The playing is strong, subtle, textured and confident, and is not merely backward looking but updates the material for the new century. Most of the band had been in other bands before, and viola player Alison Cotton had been in Reading's Festive Fifty-topping Saloon. Hopefully, we will hear from some of them again in other ventures. Even while the band were going there were splinter projects such as the Left Outsides going on.
Music mostly exists within a context and regardless of its inherent worth, the longevity of this album will depend on whether this proves to be an early exponent of a new movement, or just an interesting detour down a blind alley. I am hoping it's the former.
(review filed 6 May 2008)
The Menace (38.45)*** P 2000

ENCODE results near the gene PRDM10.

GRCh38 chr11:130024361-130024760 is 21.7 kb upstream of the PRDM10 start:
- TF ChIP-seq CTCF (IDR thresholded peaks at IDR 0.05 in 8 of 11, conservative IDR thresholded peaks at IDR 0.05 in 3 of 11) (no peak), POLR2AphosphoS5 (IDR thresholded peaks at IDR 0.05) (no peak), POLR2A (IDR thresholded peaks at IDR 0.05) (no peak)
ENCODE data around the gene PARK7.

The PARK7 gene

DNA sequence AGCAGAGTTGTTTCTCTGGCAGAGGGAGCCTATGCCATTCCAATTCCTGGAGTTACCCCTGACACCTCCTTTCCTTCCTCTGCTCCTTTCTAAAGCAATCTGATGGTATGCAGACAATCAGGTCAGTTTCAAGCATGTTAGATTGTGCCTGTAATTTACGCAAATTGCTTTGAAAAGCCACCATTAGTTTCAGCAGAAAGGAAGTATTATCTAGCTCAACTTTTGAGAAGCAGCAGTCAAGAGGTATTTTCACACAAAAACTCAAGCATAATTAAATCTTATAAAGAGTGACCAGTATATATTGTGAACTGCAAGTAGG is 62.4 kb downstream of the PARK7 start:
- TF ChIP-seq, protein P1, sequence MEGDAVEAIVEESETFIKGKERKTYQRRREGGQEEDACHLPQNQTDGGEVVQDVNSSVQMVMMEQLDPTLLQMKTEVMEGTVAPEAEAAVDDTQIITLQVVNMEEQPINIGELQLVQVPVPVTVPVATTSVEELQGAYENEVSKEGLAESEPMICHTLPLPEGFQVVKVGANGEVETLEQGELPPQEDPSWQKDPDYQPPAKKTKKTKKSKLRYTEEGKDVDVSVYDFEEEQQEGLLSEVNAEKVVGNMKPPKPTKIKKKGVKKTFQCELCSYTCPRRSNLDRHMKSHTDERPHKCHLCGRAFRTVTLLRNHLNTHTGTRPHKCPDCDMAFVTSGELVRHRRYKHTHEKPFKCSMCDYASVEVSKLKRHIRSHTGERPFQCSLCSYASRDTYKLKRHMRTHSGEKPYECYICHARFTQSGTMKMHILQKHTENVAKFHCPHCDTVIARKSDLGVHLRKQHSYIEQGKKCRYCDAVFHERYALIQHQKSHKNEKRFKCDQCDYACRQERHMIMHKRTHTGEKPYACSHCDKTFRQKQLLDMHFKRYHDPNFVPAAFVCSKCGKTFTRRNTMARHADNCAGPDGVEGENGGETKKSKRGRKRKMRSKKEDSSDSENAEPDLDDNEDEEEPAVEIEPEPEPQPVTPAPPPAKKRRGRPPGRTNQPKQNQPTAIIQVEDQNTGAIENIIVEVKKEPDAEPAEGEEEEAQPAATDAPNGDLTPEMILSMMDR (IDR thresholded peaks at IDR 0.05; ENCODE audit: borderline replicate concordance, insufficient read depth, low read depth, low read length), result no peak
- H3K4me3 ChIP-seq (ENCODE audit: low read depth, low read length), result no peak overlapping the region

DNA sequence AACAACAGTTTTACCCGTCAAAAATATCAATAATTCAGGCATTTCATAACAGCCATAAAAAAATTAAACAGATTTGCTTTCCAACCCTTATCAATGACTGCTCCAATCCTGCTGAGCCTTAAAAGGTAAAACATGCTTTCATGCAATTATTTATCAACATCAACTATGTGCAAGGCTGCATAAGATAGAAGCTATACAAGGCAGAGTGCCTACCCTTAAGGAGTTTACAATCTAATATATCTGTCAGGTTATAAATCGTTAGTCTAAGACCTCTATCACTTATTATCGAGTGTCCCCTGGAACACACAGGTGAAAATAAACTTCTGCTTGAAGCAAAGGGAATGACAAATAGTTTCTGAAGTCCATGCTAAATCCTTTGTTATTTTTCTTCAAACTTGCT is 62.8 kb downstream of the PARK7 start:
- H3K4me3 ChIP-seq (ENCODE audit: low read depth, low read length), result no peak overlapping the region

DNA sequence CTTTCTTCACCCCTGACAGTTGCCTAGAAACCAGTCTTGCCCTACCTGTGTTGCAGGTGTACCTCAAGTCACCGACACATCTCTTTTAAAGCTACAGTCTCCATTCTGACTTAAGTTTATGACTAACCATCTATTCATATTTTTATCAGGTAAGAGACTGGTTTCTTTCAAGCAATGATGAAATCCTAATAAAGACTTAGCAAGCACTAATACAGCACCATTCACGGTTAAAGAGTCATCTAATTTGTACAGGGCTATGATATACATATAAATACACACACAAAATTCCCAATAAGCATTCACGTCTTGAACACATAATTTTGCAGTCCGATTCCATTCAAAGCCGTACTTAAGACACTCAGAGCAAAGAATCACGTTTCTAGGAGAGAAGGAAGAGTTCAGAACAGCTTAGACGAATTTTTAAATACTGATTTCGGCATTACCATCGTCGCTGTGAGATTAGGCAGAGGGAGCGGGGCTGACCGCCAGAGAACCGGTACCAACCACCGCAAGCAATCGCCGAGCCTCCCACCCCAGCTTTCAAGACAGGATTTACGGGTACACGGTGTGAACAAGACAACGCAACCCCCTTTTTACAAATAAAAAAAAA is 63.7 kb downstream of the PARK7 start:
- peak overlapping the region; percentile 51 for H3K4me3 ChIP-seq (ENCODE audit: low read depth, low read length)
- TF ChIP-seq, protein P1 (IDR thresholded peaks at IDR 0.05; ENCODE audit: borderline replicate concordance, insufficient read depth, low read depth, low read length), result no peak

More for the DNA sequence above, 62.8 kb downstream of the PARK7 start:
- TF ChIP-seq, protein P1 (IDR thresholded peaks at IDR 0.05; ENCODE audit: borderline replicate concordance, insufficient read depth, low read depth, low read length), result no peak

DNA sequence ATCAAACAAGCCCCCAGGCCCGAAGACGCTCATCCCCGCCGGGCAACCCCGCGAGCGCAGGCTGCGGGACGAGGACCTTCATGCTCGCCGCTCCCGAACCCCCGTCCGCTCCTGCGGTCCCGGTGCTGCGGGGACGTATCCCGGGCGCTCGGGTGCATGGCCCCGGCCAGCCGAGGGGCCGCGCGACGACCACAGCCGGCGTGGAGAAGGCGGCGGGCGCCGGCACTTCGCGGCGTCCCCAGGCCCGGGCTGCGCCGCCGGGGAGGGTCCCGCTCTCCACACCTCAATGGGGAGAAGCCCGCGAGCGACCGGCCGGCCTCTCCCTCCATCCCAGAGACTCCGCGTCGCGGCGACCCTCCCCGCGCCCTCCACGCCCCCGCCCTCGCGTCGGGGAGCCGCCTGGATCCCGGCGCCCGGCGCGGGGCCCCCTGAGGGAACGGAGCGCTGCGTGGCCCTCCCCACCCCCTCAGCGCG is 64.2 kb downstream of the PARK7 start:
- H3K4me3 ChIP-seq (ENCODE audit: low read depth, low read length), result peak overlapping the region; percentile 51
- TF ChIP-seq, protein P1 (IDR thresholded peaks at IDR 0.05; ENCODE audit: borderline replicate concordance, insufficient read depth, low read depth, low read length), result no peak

After a hit first album, which remains a classic and great favourite, there was a five-year gap before the follow-up arrived in 2000. Studio perfectionists, after some eventful years of work, they had ditched the lot and re-recorded the bulk of the album in a few weeks, only to see the album flop upon release. A tour followed in which the band felt they were regularly blown off stage by the support act, Peaches, who was accompanied only by a beat box, so, with a wry glance at their banks of equipment and teams of support, they split up.
I suppose the market must have changed after the first record, because the music is still fine, highly entertaining in fact. I had been surprised not to come across it in second-hand shops - perhaps those who did buy it had hung on to it. Justine Frischmann and Elastica are much missed and needed at the present time
(indexed 17 February 2003)
The Radio One Sessions (Promo) (52.53)**** P 1993-1999, P 2001